I vividly remember our class teacher in my middle school who threatened to charge us a fine every time we would be caught speaking in any language other than English during school hours, and that she entrusted two representatives to report any disobedience regarding the same. This anecdote came to my mind while reading Thiong’o’s essay and it is intriguing to me how closely my story resonates with his, despite being worlds and generations apart. I am fully aware of how dramatic it must sound but that act of students being expected to spy and snitch on each other if someone fails to adhere to the mandated use of the English language still gives me goosebumps and makes me wonder if my Class 7 classroom depicted a microcosm of the divide-and-rule policy of colonial India where fear and suspicion were the norms.
People from previously colonised nations are so isolated from their culture and languages that their identity is never fully realised and remains rooted in an inferiority complex. Frantz Fanon argues in Black Skin, White Masks that these feeble attempts at seeking validation from the West by constant comparison are a gigantic issue. Fanon asserts through various studies in the postcolonial context that abandoning one’s native languages and culture to replace it with the colonial culture just to fit into the Western aesthetics ultimately leads to a loss of identity of the colonised individual.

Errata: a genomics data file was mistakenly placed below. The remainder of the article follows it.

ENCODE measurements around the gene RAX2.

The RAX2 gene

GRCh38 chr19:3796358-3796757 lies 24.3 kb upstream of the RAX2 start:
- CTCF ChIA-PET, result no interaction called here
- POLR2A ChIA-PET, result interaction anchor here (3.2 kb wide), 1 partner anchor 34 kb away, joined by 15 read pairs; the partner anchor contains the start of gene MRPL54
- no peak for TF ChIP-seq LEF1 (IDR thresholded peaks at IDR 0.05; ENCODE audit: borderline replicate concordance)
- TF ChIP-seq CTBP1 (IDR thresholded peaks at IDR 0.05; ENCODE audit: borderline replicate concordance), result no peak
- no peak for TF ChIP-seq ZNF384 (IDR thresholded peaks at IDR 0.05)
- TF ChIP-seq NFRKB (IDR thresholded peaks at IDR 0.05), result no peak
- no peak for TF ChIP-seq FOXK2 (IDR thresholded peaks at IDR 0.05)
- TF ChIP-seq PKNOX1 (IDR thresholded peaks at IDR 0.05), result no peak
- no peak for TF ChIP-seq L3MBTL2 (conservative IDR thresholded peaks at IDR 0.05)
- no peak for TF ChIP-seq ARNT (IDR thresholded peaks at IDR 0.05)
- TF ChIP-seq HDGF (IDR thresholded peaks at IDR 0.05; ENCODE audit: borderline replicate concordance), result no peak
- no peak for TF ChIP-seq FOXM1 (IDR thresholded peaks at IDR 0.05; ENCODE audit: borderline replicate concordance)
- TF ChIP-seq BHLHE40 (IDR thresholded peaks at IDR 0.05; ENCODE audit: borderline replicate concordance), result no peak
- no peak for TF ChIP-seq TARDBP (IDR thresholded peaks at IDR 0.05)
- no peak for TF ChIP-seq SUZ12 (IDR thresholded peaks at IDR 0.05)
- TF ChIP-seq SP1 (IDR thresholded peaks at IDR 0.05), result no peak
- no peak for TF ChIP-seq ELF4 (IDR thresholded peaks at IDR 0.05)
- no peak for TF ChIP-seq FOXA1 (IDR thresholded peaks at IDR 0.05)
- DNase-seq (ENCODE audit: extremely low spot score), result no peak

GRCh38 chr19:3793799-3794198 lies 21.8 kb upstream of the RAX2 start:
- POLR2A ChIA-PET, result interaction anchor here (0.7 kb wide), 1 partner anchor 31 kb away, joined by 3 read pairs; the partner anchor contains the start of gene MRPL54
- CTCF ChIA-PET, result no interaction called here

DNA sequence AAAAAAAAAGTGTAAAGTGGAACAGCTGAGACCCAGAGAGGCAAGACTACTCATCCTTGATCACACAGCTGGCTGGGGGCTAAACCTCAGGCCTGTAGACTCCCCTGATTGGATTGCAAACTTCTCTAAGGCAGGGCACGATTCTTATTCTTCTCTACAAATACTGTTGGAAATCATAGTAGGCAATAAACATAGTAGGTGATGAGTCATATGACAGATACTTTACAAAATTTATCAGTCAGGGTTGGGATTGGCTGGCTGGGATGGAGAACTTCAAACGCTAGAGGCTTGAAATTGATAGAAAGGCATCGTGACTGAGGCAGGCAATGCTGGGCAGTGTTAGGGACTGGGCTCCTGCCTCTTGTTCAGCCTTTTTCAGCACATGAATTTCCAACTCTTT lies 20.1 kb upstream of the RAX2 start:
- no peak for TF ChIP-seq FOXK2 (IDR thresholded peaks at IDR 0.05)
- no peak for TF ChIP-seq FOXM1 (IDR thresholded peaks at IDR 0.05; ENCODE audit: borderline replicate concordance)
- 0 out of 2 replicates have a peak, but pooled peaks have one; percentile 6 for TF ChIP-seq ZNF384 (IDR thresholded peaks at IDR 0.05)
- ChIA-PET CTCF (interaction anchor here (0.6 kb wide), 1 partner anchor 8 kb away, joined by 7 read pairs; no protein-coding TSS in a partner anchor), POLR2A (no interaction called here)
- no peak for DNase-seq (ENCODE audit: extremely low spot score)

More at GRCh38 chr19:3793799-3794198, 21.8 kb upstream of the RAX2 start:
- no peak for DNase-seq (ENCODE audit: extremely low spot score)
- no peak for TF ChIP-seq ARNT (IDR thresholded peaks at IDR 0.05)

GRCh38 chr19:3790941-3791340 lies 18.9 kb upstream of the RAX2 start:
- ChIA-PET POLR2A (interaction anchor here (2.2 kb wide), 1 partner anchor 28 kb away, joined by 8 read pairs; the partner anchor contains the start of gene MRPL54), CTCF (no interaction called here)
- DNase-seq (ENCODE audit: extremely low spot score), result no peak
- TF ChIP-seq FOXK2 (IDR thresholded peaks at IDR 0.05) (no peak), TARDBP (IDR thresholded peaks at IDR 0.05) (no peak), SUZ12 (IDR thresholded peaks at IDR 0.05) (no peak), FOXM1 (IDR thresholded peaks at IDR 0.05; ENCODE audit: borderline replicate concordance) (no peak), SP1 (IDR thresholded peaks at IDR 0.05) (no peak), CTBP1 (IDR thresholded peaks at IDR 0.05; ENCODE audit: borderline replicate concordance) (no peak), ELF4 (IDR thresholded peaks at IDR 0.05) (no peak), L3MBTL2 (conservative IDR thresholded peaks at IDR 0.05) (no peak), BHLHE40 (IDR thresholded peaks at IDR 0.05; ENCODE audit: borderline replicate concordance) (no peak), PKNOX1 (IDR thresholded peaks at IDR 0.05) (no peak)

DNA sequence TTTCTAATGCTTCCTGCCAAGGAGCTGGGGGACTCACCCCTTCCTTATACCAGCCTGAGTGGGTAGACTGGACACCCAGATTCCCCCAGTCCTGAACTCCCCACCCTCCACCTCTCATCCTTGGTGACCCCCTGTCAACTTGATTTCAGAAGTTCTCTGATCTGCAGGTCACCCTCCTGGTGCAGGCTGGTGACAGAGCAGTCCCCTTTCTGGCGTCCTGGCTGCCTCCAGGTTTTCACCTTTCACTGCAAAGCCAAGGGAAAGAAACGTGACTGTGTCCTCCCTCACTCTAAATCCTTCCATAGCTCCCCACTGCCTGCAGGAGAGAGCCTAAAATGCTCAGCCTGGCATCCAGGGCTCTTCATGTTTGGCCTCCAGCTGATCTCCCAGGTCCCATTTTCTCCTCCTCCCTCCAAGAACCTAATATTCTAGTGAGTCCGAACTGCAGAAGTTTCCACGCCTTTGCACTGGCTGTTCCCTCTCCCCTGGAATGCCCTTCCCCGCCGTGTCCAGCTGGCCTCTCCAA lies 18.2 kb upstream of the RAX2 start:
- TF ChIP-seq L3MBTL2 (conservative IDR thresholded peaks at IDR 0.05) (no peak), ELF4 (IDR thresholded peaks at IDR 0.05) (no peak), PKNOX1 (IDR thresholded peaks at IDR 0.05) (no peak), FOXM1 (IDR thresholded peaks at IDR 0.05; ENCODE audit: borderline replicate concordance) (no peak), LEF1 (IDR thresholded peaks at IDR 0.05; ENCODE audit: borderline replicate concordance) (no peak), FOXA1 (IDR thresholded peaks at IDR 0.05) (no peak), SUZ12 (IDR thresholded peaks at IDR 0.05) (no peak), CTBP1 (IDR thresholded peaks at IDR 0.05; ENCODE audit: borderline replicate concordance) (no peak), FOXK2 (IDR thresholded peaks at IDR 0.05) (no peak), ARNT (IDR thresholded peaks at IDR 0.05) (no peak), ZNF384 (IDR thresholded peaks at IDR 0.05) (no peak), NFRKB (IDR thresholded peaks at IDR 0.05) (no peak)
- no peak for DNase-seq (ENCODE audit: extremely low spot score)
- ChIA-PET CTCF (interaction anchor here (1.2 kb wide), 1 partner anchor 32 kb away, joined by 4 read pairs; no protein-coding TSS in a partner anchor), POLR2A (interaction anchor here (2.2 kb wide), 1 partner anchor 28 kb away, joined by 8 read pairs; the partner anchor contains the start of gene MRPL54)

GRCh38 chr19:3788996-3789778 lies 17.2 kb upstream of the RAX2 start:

Whether it is the idealised lens through which English is viewed in places like India and Africa or blindly allowing the Eurocentric standards of beauty to rule the mainstream media, theorists like Fanon and Thiong’o urge the native people to become aware of their personal cognitive biases and reclaim their identity by rejecting the coloniser’s rules of language. This inevitably should bring our attention to E.K. Braithwaite, who despite writing in English, did not follow the conventions of the standard English language in his poems like “Negus” and “Ananse”.
Laying emphasis on the African traditions of oral literature and drawing vibrant imageries from African mythology and culture, Braithwaite does not shy away from reconstructing the identity of the colonised people of Africa. He consciously dismantled the conventions and rules of the coloniser’s written language. His poems also zoom in on the relationship between the coloniser and the colonised by emphasising that the material comforts as products of European capitalism “is not enough” (Braithwaite) and that he is ready to bring back his rich culture lost to colonialism by reclaiming his real identity.